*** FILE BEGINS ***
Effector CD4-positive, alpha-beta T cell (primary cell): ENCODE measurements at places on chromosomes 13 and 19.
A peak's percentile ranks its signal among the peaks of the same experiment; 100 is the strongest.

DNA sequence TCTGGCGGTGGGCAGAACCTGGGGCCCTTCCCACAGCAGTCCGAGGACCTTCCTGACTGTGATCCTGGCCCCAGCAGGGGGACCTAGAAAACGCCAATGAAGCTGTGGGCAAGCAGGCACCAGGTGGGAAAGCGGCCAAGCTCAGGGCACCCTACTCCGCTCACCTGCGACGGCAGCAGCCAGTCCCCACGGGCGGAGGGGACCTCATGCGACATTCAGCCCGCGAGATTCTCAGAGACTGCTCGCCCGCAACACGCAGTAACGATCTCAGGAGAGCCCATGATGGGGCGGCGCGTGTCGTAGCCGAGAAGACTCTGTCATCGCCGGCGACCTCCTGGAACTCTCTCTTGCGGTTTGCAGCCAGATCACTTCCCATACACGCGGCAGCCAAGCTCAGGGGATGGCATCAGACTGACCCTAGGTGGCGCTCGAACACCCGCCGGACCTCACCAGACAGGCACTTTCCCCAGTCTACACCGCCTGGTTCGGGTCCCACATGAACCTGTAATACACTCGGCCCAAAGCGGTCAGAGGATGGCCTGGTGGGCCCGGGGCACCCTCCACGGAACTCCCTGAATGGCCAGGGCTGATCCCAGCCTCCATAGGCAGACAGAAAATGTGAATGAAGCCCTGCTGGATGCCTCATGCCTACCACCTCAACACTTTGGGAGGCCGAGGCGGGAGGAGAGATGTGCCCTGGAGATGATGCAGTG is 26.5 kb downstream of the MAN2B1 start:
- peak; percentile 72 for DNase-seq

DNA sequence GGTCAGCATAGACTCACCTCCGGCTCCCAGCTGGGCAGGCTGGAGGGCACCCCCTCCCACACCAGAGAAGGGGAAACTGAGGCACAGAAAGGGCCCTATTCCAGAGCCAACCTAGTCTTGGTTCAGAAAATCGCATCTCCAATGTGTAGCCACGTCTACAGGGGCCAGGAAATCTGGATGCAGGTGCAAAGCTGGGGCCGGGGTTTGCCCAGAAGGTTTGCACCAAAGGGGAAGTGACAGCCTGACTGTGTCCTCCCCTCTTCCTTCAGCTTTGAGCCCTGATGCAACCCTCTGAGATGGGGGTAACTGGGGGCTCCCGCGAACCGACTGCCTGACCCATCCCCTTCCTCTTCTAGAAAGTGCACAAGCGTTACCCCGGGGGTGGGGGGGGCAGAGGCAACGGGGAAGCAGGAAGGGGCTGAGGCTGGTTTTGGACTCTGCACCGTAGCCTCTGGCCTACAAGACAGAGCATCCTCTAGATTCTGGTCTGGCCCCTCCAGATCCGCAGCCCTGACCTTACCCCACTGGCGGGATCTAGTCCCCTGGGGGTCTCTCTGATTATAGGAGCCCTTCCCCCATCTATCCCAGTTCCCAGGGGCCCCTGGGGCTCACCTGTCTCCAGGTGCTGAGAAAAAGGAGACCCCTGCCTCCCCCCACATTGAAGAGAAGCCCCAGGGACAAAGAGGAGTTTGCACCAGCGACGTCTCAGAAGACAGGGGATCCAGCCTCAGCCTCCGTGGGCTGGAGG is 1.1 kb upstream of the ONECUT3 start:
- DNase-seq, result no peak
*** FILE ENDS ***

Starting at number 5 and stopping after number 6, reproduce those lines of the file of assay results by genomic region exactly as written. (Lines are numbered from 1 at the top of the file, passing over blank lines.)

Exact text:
DNA sequence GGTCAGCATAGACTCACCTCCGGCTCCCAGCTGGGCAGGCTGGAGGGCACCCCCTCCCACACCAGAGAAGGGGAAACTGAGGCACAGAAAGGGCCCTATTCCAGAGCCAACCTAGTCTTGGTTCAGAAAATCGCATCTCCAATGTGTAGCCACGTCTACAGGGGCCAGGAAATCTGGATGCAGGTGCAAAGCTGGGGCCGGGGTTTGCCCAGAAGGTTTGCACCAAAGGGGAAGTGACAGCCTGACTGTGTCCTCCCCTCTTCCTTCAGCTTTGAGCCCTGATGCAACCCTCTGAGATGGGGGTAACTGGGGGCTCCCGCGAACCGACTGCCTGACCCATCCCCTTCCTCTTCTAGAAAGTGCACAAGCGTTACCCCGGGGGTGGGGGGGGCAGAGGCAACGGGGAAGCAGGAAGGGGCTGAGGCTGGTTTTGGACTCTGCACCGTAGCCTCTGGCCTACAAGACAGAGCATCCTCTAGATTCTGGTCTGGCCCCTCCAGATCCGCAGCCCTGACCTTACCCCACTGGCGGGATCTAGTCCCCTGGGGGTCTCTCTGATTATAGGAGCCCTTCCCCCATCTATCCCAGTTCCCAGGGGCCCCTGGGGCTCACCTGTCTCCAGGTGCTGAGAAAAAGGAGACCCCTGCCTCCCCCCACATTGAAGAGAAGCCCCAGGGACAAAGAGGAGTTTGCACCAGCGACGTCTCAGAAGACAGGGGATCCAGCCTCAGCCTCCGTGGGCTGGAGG is 1.1 kb upstream of the ONECUT3 start:
- DNase-seq, result no peak